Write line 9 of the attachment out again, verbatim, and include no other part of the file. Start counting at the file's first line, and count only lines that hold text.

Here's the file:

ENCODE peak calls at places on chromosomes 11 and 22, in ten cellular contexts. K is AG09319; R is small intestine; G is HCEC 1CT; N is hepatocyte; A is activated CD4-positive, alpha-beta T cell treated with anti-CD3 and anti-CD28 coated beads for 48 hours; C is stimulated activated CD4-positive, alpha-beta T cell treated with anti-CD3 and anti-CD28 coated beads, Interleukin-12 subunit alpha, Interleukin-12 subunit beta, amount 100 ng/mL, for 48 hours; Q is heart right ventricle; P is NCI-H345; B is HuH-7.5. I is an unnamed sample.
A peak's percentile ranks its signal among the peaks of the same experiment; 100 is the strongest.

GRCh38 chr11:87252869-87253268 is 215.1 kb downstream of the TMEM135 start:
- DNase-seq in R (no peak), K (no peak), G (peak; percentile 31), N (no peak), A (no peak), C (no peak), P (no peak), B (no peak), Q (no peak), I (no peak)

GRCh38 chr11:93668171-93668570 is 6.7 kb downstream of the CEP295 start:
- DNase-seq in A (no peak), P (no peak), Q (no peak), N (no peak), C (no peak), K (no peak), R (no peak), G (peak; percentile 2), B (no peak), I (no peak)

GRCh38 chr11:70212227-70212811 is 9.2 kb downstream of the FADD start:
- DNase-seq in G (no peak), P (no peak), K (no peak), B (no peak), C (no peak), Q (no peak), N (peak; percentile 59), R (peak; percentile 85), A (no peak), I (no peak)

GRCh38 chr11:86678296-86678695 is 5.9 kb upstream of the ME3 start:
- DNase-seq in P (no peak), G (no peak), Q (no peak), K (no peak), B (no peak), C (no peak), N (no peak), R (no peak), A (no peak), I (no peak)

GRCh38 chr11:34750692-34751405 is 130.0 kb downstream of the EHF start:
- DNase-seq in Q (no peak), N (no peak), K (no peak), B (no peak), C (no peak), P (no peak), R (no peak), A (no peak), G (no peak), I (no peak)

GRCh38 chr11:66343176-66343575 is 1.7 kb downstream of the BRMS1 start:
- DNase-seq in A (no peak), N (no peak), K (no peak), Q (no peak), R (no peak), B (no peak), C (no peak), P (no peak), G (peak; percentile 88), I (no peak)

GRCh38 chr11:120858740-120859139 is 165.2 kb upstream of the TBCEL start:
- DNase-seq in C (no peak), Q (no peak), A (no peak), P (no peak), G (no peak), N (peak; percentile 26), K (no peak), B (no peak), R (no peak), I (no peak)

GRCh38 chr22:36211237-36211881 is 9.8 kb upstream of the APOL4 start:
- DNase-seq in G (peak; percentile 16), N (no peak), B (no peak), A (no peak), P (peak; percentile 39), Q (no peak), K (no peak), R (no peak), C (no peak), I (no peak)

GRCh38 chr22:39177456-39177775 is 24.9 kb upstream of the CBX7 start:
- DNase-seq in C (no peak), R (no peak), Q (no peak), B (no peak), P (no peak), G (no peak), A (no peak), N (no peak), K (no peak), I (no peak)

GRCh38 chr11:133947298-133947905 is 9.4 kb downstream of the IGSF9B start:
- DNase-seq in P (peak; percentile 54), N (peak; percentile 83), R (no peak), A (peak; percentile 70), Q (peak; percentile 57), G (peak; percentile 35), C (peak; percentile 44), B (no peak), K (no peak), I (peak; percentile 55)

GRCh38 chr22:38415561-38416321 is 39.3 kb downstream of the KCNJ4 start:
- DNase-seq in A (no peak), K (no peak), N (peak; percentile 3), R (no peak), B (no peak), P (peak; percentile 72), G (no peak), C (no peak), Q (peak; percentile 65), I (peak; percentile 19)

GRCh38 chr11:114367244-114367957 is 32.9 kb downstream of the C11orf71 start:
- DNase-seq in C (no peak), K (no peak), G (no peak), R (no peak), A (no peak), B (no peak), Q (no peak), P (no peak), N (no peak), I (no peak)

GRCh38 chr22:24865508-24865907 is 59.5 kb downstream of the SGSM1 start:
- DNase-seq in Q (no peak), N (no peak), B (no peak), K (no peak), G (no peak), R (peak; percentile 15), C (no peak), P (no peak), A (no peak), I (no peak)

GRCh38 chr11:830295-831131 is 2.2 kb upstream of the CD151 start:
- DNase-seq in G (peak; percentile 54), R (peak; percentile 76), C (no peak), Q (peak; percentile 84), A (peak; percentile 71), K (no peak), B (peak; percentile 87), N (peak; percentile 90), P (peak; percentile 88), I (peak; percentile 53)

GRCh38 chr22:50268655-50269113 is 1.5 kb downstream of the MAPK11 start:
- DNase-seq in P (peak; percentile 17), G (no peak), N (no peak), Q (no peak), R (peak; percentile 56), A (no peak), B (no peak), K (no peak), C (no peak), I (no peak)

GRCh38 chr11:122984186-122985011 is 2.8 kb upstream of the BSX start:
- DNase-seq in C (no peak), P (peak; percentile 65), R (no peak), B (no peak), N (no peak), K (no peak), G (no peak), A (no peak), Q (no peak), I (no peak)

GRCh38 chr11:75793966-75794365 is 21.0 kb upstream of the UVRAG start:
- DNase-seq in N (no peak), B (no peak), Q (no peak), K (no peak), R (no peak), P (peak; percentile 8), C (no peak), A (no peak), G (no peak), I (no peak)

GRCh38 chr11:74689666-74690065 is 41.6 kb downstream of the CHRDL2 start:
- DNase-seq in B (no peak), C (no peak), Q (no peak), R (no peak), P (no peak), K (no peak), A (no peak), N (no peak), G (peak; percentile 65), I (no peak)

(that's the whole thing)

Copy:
GRCh38 chr11:86678296-86678695 is 5.9 kb upstream of the ME3 start: